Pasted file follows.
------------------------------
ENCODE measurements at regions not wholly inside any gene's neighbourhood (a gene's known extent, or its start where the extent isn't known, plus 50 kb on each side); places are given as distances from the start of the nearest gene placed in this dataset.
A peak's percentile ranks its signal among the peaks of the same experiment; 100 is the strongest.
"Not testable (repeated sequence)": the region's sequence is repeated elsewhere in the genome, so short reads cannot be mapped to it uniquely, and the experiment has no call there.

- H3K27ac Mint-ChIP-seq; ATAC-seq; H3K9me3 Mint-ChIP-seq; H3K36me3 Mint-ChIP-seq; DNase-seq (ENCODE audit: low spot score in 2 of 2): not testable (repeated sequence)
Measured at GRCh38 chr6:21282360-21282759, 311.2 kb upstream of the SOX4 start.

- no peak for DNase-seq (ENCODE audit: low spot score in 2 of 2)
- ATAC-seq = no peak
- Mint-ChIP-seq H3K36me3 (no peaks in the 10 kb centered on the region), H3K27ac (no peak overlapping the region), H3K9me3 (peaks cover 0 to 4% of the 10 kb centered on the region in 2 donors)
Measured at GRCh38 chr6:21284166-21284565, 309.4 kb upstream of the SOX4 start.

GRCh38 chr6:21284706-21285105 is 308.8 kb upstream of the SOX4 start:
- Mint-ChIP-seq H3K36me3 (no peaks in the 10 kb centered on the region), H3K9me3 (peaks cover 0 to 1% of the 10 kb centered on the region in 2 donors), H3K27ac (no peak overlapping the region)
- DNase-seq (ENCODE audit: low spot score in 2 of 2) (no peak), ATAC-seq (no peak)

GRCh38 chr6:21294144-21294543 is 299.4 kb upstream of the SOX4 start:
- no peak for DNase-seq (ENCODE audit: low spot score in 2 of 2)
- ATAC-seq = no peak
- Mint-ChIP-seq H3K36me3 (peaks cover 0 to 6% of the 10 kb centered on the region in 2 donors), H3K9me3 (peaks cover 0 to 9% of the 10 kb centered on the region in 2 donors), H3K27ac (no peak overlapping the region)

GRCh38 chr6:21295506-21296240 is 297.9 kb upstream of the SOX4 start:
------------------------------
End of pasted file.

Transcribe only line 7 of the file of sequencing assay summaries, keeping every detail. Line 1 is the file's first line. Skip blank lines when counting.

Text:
- ATAC-seq = no peak